There are three basic types of child allocation of parental responsibilities in Illinois — joint allocation of parental responsibilities, sole allocation of parental responsibilities and shared allocation of parental responsibilities:

Joint allocation of parental responsibilities requires parents to cooperate in decision-making regarding your child’s education and schooling matters, (amongst other decisions such as health care and religious instruction). It does not mean that the children live with each parent for an equal amount of time. The parties will agree or the court will assign a residential parent. The non-residential parent will pay child support and exercise parenting time. The amount of time the children spends with the non-residential parent is addressed in a parenting time agreement or order.

Sole allocation of parental responsibilities is the term that describes the arrangement that gives one parent the responsibility for deciding everything related to the child’s welfare. It does not mean that the other parent is out of the picture.

Shared allocation of parental responsibilities is a form of joint allocation of parental responsibilities. It is appropriate when the child spends equal time with each parent, the parents reside in the same school district and are able to joint parent.

How Masters Law Group Can Help

Masters Law Group LLC focuses on helping clients assert their rights to further the best interests of their children. Attorney Erin E. Masters is a court-appointed Child Representative and has experience advocating for children in these high-conflict matters. Attorney Anthony G. Joseph is also on the list of approved Guardian Ad Litem/Child Representatives for the Domestic Relations Division of the Circuit Court of Cook County.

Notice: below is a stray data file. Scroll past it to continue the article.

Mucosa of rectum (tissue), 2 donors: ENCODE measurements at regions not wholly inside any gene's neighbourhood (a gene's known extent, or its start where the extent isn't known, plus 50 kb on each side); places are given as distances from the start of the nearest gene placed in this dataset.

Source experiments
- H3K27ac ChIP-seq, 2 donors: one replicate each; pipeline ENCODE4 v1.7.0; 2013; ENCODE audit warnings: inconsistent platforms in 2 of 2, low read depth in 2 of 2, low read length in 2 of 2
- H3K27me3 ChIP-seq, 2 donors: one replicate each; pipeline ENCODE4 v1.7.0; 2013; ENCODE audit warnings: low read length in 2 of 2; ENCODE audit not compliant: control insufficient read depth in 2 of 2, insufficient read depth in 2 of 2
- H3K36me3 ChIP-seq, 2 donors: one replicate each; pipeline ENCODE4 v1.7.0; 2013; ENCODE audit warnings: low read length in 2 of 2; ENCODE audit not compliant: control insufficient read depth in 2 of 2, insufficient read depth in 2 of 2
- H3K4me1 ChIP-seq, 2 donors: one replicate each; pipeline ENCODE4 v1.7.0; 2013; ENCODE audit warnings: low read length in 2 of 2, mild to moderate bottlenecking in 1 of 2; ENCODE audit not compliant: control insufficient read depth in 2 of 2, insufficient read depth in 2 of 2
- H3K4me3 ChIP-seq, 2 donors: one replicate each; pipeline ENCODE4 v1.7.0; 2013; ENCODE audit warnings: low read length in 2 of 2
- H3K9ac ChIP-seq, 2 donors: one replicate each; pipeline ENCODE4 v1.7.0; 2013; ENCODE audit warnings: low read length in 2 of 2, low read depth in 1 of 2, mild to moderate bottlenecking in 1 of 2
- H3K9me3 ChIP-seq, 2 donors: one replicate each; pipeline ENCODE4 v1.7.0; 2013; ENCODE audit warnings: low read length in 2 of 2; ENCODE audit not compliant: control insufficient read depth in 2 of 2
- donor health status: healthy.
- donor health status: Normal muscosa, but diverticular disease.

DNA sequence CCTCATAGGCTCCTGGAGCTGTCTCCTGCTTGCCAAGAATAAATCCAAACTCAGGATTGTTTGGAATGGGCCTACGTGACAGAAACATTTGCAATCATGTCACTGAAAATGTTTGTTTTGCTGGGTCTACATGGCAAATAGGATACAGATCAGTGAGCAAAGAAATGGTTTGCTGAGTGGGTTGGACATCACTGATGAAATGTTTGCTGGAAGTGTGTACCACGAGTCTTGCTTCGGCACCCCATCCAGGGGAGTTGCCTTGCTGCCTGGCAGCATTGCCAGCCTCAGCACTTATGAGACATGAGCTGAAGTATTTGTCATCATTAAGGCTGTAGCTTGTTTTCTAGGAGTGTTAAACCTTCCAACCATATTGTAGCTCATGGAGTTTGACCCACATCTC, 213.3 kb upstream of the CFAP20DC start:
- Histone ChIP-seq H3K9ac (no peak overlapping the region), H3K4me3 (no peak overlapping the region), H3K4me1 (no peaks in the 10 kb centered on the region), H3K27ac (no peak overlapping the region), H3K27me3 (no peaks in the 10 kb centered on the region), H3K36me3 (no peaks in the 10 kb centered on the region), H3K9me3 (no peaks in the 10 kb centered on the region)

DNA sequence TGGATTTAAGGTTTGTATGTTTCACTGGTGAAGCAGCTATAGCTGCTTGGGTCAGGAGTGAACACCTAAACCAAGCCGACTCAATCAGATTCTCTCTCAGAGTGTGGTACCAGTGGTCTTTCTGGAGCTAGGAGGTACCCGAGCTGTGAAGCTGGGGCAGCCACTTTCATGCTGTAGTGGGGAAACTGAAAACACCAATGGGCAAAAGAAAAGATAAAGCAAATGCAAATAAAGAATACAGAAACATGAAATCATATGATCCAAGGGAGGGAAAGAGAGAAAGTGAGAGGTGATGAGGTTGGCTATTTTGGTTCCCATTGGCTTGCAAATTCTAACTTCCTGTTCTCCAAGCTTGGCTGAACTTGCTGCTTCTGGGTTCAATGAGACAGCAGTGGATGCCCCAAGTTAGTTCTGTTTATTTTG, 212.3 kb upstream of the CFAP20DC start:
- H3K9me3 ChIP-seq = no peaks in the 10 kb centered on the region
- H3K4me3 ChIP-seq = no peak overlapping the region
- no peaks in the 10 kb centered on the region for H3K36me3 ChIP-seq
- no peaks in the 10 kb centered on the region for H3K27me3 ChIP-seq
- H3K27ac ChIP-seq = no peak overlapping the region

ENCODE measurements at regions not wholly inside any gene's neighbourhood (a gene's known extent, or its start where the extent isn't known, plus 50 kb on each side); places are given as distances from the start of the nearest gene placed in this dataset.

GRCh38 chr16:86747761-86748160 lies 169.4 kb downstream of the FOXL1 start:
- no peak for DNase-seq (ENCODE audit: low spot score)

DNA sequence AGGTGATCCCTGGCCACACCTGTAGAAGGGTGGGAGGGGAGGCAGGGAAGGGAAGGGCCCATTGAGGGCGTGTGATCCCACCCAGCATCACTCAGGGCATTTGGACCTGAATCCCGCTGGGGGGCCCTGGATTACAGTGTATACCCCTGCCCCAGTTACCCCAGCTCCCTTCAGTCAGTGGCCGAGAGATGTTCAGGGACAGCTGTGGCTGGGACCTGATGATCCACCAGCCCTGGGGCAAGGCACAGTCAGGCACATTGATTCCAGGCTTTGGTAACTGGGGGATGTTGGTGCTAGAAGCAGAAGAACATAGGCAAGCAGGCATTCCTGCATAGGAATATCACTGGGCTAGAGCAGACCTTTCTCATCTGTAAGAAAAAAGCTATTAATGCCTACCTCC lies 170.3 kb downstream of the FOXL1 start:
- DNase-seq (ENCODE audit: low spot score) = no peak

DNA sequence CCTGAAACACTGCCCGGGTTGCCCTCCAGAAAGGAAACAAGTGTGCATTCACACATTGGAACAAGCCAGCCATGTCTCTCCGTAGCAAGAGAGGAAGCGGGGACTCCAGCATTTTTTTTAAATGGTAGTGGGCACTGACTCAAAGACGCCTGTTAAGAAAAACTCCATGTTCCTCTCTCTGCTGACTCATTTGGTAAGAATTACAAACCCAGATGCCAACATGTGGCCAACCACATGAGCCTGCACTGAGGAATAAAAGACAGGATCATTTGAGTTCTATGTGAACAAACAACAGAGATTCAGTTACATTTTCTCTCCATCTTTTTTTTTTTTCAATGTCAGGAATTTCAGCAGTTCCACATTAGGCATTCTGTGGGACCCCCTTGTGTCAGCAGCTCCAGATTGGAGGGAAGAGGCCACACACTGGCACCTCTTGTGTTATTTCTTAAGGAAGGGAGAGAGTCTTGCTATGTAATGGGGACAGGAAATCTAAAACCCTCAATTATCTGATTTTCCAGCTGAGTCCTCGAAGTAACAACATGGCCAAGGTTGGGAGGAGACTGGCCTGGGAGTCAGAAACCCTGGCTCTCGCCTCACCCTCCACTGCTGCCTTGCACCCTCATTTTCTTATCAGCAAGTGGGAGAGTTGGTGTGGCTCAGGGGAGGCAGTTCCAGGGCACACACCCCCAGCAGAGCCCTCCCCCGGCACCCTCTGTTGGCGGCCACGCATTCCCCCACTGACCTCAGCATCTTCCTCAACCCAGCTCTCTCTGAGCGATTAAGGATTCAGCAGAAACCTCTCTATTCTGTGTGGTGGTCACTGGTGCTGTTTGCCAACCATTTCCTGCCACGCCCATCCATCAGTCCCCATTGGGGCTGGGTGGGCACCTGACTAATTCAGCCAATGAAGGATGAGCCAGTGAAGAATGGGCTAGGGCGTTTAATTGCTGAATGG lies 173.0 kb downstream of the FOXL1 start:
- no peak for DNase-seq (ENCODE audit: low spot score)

We offer a variety of services to help parents, children, and families through difficult times like Divorce, Parenting Time and Allocation of Parental Responsibilities. If you are in need of legal assistance, contact a member of our team today. Our attorneys will work with you to develop an action plan that is fair and fits your unique needs and goals. 

We will work diligently on your behalf and provide regular updates throughout the process. You can count on us when it matters most—and we hope that means now! Contact us today to speak to a qualified Chicago family law attorney to set up a free consultation with us.

 

Help Prevent International Parental Abduction with Supervised Visitation

If you are concerned your ex partner is at flight risk overseas with your child, supervised supervision could be beneficial. Here’s what you need to know…

Following a separation or divorce, particularly when relations are acrimonious, parental child abduction cases are an important factor to consider. Child abduction cases—particularly those involving international borders—are complex and extremely time-sensitive and require immediate action.